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Controlled production of Camembert-type cheeses. Part I: Microbiological and physicochemical evolutions

  • Marie-Noëlle Leclercq-Perlat (a1), Frédéric Buono (a2), Denis Lambert (a2), Eric Latrille (a1), Henry-Eric Spinnler (a1) and Georges Corrieu (a1)...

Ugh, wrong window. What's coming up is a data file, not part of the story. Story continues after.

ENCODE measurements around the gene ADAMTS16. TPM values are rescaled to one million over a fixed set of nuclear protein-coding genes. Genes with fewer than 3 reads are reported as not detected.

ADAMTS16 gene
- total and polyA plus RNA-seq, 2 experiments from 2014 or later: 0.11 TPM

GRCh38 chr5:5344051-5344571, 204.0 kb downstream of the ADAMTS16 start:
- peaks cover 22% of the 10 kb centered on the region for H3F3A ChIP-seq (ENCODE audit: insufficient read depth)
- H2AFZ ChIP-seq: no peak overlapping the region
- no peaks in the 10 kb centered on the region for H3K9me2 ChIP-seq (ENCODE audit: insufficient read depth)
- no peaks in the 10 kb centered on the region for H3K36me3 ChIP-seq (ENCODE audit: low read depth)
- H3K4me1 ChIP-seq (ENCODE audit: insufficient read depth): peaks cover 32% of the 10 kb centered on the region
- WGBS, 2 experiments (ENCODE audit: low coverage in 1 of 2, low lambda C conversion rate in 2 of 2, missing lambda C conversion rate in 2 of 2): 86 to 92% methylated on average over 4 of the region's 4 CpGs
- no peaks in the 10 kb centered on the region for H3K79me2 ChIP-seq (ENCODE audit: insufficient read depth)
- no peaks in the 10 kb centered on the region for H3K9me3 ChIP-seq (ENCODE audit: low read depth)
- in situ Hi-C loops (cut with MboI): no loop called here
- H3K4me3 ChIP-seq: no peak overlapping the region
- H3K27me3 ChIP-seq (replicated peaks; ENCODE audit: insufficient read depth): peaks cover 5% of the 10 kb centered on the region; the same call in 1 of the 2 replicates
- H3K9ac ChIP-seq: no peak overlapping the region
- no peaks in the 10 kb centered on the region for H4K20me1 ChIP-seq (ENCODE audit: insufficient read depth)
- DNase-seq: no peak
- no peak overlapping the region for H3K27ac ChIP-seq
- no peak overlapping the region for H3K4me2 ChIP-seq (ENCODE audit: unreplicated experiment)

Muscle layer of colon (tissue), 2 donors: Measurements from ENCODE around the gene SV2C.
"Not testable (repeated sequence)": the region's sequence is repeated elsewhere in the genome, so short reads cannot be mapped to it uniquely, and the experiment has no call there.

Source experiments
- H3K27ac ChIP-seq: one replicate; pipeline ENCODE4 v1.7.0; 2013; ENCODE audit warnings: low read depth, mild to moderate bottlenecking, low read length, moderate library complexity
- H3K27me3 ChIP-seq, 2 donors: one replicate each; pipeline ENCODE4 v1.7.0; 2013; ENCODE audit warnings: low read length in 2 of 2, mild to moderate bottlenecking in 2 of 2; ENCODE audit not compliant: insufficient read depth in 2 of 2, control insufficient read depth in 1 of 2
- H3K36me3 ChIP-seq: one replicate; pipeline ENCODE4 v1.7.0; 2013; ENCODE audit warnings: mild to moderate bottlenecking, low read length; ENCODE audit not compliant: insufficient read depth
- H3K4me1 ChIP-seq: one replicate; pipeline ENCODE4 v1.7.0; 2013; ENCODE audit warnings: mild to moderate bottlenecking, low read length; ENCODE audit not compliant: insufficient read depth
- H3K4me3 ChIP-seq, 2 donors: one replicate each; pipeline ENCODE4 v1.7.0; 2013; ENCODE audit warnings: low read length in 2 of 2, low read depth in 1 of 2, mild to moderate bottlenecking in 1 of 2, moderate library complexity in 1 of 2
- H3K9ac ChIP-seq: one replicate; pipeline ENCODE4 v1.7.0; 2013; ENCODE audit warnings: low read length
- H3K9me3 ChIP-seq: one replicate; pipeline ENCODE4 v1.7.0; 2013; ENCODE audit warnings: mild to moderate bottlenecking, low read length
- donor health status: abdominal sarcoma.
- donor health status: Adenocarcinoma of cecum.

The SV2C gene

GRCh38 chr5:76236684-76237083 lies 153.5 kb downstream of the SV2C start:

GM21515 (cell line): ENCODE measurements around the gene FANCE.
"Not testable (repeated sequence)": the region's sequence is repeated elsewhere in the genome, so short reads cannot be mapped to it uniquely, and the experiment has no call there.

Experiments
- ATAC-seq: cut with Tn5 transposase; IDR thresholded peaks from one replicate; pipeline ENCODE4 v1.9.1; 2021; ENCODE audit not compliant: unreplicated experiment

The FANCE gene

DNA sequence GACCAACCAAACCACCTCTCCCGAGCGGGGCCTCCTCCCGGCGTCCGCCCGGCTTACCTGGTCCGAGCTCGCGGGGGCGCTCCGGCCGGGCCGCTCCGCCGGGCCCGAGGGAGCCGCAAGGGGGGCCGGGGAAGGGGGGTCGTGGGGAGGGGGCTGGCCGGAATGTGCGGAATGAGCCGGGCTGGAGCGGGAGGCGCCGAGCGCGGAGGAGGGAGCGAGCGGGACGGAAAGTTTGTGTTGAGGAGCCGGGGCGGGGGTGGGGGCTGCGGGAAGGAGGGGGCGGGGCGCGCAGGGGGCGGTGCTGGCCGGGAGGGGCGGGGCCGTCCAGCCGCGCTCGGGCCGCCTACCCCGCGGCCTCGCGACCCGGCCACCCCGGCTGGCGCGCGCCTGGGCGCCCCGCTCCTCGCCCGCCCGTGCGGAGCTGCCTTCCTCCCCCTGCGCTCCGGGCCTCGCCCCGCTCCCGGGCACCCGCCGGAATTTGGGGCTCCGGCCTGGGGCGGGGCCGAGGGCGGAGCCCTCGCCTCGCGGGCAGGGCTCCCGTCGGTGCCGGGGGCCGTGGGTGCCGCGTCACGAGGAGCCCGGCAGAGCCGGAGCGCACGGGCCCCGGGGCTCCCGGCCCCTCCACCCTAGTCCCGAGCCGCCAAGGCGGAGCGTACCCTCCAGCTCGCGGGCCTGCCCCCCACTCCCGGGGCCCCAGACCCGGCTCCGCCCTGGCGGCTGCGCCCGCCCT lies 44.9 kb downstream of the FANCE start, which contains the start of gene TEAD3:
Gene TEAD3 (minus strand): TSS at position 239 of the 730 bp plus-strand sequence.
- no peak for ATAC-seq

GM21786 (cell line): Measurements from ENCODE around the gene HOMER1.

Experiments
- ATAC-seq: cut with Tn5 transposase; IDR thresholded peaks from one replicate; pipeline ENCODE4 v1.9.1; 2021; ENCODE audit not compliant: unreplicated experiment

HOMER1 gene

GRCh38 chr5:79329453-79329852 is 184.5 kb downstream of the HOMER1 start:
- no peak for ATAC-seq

A holistic approach of a mould cheese ripening is presented. The objective was to establish relationships between the different microbiological and biochemical changes during cheese ripening. Model cheeses were prepared from pasteurized milk inoculated with Kluyveromyces lactis, Geotrichum candidum, Penicillium camemberti and Brevibacterium linens under aseptic conditions. Two cheese-making trials with efficient control of environmental parameters were carried out and showed similar ripening characteristics. K. lactis grew rapidly between days 1 and 6 (generation time around 48 h). G. candidum grew exponentially between days 4 and 10 (generation time around 4·6 d). Brevi. linens also grew exponentially but after day 6 when Pen. camemberti mycelium began developing and the pH of the rind was close to 7. Its exponential growth presented 3 phases in relation to carbon and nitrogen substrate availability. Concentrations of Pen. camemberti mycelium were not followed by viable cell count but they were evaluated visually. The viable microorganism concentrations were well correlated with the carbon substrate concentrations in the core and in the rind. The lactose concentrations were negligible after 10 d ripening, and changes in lactate quantities were correlated with fungi flora. The pH of the inner part depended on NH3. Surface pH was significantly related to NH3 concentration and to fungi growth. The acid-soluble nitrogen (ASN) and non-protein nitrogen (NPN) indexes and NH3 concentrations of the rind were low until day 6, and then increased rapidly to follow the fungi concentrations until day 45. The ASN and NPN indexes and NH3 concentrations in the core were lower than in the rind and they showed the same evolution. G. candidum and Pen. camemberti populations have a major effect on proteolysis; nevertheless, K. lactis and Brevi. linens cell lysis also had an impact on proteolysis. Viable cell counts of K. lactis, G. candidum, Pen. camemberti and Brevi. linens were correlated with the environmental conditions, with proteolytic products and with carbon substrate assimilation. NH3 diffusion from surface to the cheese core during ripening was highly suspected. Interaction phenomena between microorganisms are discussed.


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